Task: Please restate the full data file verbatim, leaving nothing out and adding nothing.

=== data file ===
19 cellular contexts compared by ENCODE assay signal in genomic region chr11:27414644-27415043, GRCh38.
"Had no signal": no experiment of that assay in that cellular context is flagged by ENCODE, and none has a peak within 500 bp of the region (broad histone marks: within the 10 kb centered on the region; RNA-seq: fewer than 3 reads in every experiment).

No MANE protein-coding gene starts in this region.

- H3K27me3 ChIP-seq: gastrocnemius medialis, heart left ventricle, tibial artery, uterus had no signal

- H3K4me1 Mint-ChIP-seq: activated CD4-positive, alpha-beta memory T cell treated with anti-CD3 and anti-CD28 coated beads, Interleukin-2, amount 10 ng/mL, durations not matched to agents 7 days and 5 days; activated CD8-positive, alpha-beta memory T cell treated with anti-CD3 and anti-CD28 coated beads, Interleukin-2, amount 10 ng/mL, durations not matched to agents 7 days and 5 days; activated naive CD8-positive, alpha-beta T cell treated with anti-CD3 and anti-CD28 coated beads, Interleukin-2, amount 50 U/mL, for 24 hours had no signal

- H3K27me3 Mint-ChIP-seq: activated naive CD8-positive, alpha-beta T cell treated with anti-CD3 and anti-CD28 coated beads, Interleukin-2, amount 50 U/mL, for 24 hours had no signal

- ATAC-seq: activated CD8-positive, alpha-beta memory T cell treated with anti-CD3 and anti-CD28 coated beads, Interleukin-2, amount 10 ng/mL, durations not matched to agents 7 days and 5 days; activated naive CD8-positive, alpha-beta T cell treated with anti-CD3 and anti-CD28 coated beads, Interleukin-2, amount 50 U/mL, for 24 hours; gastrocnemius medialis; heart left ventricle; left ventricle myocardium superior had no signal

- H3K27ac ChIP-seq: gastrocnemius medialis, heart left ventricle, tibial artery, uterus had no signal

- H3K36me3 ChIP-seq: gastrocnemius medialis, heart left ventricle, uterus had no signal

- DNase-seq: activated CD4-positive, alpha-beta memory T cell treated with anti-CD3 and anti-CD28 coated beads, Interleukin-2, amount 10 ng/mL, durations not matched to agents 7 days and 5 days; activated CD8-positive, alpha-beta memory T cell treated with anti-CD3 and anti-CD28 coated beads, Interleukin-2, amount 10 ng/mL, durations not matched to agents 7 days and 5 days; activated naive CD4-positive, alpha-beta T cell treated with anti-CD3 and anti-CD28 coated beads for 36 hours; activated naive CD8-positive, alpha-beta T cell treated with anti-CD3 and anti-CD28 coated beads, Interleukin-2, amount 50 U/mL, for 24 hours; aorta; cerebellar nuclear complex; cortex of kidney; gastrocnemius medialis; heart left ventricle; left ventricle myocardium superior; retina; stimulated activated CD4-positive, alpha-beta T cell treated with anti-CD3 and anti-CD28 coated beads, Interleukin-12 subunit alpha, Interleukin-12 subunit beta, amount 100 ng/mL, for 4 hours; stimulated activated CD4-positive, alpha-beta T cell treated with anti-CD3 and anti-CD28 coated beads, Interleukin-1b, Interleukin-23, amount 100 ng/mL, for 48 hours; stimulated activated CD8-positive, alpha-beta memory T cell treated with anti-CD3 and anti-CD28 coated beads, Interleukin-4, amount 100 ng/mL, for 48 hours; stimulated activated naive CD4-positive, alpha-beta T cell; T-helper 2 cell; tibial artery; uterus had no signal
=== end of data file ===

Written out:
19 cellular contexts compared by ENCODE assay signal in genomic region chr11:27414644-27415043, GRCh38.
"Had no signal": no experiment of that assay in that cellular context is flagged by ENCODE, and none has a peak within 500 bp of the region (broad histone marks: within the 10 kb centered on the region; RNA-seq: fewer than 3 reads in every experiment).

No MANE protein-coding gene starts in this region.

- H3K27me3 ChIP-seq: gastrocnemius medialis, heart left ventricle, tibial artery, uterus had no signal

- H3K4me1 Mint-ChIP-seq: activated CD4-positive, alpha-beta memory T cell treated with anti-CD3 and anti-CD28 coated beads, Interleukin-2, amount 10 ng/mL, durations not matched to agents 7 days and 5 days; activated CD8-positive, alpha-beta memory T cell treated with anti-CD3 and anti-CD28 coated beads, Interleukin-2, amount 10 ng/mL, durations not matched to agents 7 days and 5 days; activated naive CD8-positive, alpha-beta T cell treated with anti-CD3 and anti-CD28 coated beads, Interleukin-2, amount 50 U/mL, for 24 hours had no signal

- H3K27me3 Mint-ChIP-seq: activated naive CD8-positive, alpha-beta T cell treated with anti-CD3 and anti-CD28 coated beads, Interleukin-2, amount 50 U/mL, for 24 hours had no signal

- ATAC-seq: activated CD8-positive, alpha-beta memory T cell treated with anti-CD3 and anti-CD28 coated beads, Interleukin-2, amount 10 ng/mL, durations not matched to agents 7 days and 5 days; activated naive CD8-positive, alpha-beta T cell treated with anti-CD3 and anti-CD28 coated beads, Interleukin-2, amount 50 U/mL, for 24 hours; gastrocnemius medialis; heart left ventricle; left ventricle myocardium superior had no signal

- H3K27ac ChIP-seq: gastrocnemius medialis, heart left ventricle, tibial artery, uterus had no signal

- H3K36me3 ChIP-seq: gastrocnemius medialis, heart left ventricle, uterus had no signal

- DNase-seq: activated CD4-positive, alpha-beta memory T cell treated with anti-CD3 and anti-CD28 coated beads, Interleukin-2, amount 10 ng/mL, durations not matched to agents 7 days and 5 days; activated CD8-positive, alpha-beta memory T cell treated with anti-CD3 and anti-CD28 coated beads, Interleukin-2, amount 10 ng/mL, durations not matched to agents 7 days and 5 days; activated naive CD4-positive, alpha-beta T cell treated with anti-CD3 and anti-CD28 coated beads for 36 hours; activated naive CD8-positive, alpha-beta T cell treated with anti-CD3 and anti-CD28 coated beads, Interleukin-2, amount 50 U/mL, for 24 hours; aorta; cerebellar nuclear complex; cortex of kidney; gastrocnemius medialis; heart left ventricle; left ventricle myocardium superior; retina; stimulated activated CD4-positive, alpha-beta T cell treated with anti-CD3 and anti-CD28 coated beads, Interleukin-12 subunit alpha, Interleukin-12 subunit beta, amount 100 ng/mL, for 4 hours; stimulated activated CD4-positive, alpha-beta T cell treated with anti-CD3 and anti-CD28 coated beads, Interleukin-1b, Interleukin-23, amount 100 ng/mL, for 48 hours; stimulated activated CD8-positive, alpha-beta memory T cell treated with anti-CD3 and anti-CD28 coated beads, Interleukin-4, amount 100 ng/mL, for 48 hours; stimulated activated naive CD4-positive, alpha-beta T cell; T-helper 2 cell; tibial artery; uterus had no signal